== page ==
People love to crack jokes about the unnecessary nature of college football bowl games. They’ll say that, aside from the College Football Playoff, they’re all glorified exhibition games that exist to make money for rich people and sell sponsorships to weird companies you’ve never heard of (and even a town you’ve never heard of). Another common refrain you’ll hear is that if weren’t for ESPN, most of these games wouldn’t even exist.

That last one is actually literally true. One way or another, ESPN has a hand in just about every postseason college football game that exists. A large part of that is the fact that the network actually owns a bunch of these bowl games. ESPN Events, an event promoter owned by ESPN, owns and operates 14 bowl games (Armed Forces Bowl, Birmingham Bowl, Bahamas Bowl, Boca Raton Bowl, Camellia Bowl, Celebration Bowl, Famous Idaho Potato Bowl, First Responder Bowl, Frisco Bowl, Gasparilla Bowl, Hawaii Bowl, Las Vegas Bowl, New Mexico Bowl, and Texas Bowl). They’ll be adding a 15th to their roster next season with the arrival of the Myrtle Beach Bowl. You can expect them to add more as well.

When asked by USA Today if there are too many bowl games as it is, vice president of events for ESPN Events Clint Overby was pretty clear that the answer is no. “What does it ultimately matter if there’s quote-unquote too many games? As long as there’s interest and people want to play in them, and there’s a perceived value, then really it’s a net positive for the sport. The number of games is really not the issue.”

So that’s why millions of college football fans gathered around their TVs, phones, and computer screens on Wednesday to watch the First Responder Bowl between 7-5 Boston College and 10-3 Boise State. Because the demand is there and ESPN is more than happy to meet it. And that’s also why millions of college football fans were left without a First Responder Bowl to watch after a two-hour weather delay and eventual cancellation.

Canceling a bowl game just like that felt like a pretty new experience for college football fans (though technically there are examples of bowls and bowl-esque games being called off in the past).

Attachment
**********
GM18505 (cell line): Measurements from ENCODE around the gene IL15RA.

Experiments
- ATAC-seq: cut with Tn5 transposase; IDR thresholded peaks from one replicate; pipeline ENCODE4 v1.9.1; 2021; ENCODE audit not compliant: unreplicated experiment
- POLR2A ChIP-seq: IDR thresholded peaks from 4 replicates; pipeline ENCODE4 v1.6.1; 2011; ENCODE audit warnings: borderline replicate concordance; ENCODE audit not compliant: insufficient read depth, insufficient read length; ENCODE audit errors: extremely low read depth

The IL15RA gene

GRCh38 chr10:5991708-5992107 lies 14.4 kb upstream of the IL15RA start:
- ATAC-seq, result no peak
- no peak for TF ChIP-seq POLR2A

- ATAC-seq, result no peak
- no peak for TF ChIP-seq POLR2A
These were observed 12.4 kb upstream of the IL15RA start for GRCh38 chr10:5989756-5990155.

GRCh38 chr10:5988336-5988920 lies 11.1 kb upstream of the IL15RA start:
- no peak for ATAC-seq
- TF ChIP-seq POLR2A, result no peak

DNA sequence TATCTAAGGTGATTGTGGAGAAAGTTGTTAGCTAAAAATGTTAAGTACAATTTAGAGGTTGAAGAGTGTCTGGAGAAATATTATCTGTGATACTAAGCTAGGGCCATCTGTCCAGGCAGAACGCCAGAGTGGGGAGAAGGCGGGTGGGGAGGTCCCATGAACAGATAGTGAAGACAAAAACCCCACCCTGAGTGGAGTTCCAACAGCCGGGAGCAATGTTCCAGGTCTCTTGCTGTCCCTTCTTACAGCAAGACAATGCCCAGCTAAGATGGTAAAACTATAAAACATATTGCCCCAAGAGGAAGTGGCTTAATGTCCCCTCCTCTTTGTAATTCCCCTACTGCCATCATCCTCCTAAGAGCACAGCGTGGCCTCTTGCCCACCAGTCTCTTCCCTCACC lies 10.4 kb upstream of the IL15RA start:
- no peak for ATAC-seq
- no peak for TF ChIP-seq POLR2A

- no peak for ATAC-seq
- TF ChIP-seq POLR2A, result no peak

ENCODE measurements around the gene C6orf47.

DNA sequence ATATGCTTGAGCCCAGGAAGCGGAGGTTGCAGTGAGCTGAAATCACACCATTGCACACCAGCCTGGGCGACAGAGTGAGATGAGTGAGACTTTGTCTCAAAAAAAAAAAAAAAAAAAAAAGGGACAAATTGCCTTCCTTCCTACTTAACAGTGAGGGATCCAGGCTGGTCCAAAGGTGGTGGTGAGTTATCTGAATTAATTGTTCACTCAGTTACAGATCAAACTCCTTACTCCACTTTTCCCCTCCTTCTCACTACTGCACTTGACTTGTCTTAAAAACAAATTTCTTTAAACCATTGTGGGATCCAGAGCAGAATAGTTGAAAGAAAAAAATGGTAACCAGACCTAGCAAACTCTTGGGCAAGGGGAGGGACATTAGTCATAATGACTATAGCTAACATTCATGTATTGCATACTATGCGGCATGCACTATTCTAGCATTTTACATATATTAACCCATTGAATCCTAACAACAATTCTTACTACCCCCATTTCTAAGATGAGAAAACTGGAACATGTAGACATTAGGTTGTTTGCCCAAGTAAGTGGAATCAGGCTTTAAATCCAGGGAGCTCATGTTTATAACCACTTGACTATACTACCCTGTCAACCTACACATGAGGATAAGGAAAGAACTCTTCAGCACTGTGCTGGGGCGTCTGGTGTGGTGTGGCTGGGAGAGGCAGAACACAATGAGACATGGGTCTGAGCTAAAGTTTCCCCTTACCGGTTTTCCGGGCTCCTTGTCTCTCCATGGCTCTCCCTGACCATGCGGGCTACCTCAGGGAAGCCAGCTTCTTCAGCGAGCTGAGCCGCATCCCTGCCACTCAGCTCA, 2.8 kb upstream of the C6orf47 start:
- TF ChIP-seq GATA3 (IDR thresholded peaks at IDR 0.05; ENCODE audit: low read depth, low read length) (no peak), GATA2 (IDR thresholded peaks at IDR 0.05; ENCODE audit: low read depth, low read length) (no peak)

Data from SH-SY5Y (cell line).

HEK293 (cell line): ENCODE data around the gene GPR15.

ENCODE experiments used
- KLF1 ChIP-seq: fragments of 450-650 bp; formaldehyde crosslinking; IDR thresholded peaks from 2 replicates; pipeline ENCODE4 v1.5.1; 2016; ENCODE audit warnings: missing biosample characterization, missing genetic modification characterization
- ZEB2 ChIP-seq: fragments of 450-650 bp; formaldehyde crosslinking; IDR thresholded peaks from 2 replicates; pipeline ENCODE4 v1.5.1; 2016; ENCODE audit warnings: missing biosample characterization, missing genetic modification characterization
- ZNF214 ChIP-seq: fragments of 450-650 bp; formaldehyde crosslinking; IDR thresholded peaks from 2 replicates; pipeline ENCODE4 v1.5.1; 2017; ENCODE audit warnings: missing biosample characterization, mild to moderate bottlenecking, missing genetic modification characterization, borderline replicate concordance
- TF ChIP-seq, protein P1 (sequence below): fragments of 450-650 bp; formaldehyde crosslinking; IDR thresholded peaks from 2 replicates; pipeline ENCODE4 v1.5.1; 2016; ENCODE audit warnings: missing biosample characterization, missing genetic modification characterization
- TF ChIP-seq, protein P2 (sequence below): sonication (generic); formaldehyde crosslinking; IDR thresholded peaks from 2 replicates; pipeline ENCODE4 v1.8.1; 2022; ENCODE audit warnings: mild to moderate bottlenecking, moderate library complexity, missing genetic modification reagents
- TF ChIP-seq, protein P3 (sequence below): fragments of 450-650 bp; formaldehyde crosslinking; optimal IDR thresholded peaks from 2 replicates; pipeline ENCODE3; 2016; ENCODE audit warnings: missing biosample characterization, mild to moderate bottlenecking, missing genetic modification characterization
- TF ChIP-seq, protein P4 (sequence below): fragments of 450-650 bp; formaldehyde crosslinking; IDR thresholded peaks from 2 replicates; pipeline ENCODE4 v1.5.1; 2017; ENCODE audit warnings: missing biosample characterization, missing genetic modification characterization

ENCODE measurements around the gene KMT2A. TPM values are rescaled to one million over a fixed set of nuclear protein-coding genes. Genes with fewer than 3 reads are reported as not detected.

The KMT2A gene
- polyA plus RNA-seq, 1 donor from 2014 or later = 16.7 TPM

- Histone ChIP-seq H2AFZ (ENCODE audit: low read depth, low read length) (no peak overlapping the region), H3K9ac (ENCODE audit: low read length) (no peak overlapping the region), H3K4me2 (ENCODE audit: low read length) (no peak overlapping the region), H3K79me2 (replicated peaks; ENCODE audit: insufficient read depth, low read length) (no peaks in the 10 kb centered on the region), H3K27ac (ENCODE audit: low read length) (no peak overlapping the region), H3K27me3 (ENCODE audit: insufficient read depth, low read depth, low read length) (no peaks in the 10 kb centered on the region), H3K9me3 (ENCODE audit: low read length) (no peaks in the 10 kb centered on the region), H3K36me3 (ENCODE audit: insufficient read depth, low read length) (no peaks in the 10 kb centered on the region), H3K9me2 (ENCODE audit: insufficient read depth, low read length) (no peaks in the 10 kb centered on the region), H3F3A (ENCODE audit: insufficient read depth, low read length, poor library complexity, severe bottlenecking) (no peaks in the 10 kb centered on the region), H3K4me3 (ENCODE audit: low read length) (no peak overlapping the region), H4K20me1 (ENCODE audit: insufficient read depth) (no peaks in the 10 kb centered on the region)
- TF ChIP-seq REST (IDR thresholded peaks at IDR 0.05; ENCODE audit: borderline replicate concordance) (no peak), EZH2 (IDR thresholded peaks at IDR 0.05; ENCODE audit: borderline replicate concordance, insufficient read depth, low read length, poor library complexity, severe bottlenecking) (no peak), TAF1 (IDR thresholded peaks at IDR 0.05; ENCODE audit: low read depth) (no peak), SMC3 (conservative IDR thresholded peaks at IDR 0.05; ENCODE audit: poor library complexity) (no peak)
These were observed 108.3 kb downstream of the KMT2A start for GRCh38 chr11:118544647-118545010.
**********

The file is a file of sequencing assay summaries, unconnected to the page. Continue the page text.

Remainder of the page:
Canceling a bowl game is a big deal. Two universities spent a lot of money to bring their entire football team and staff down to Dallas. Thousands of fans also made the trek, spending large sums on flights, hotels, and food. Not to mention the money spent promoting the game, stadium operating costs, and so many other considerations.  Naturally, it left people wondering just how the decision was made (and why they didn’t seem to consider the possibility of playing the game later or the next day).

As you’ve probably gathered by now, ESPN, who owns the bowl game and was broadcasting it on their network, was central to that decision.

“After more than an hour since stoppage of play, and with review of the active lightning and thunderstorm cells still in the area of the Cotton Bowl, it was determined that the game should be called,” said Pete Derzis, ESPN senior vice president of ESPN Events and programming, in a release. “All parties were concerned about player safety first and foremost, and with that being the primary concern, as well as the fans in attendance, it was a unanimous decision to cancel the game.”

Brant Ringler, the bowl’s executive director, added that “the decision was made after lengthy consultation with emergency personnel, both universities, ESPN and Cotton Bowl Stadium staff.”

In a way, ESPN’s overall involvement with the game had to have made it easier to cancel outright. The network has already made its sponsorship money on this particular game. And any losses will be offset by the solid ratings and revenue generated by the other 13 bowl games they’re overseeing. They couldn’t really play the game later because that space on their networks is already spoken for, and the extra costs incurred by keeping everyone in town an extra day or two wouldn’t have been worth the payoff. Bowl games are a bundled deal for ESPN and this one wasn’t particularly important enough to mess with that. Besides, whatever revenue they miss out on here will be more than made up for in their College Football Playoff ad buys.

The whole situation does raise an interesting question, however.  What happens when a bowl game that isn’t owned by ESPN (like the Independence Bowl or Pinstripe Bowl or runs into a similar situation? Both of those games will be broadcast by the network but have their own ownership who might have different priorities when it comes to deciding what to do during a weather delay. While it was easy for ESPN to “write-off” the First Responder Bowl, that might not be the case for others. They’ve got a lot more incentive to make sure the game is played and everyone goes home happy. Would they push for another broadcast window? Would they demand that the game is played a different day? Do they have a Plan B? Would ESPN even honor their Plan B?

It’s one of those situations we probably won’t find out the answer to until it happens. Regardless, canceling these games outright is not something ESPN or anyone else wants to happen. It creates way too many problems for everyone and devalues the entire experience for the student-athletes who earned the right to be there. However, bowl games exist because they’re a business. And now we know what it looks like when the weather is bad for business in bowl season.

As the bowl sponsor’s actual tagline says, it’s “like it never even happened.”

About Sean Keeley

A graduate of Syracuse University, Sean Keeley is the creator of the Syracuse blog Troy Nunes Is An Absolute Magician and author of 'How To Grow An Orange: The Right Way to Brainwash Your Child Into Rooting for Syracuse.' He has also written non-Syracuse related things for SB Nation, Curbed, Neighborhoods.com, and many other outlets. He currently lives in Chicago.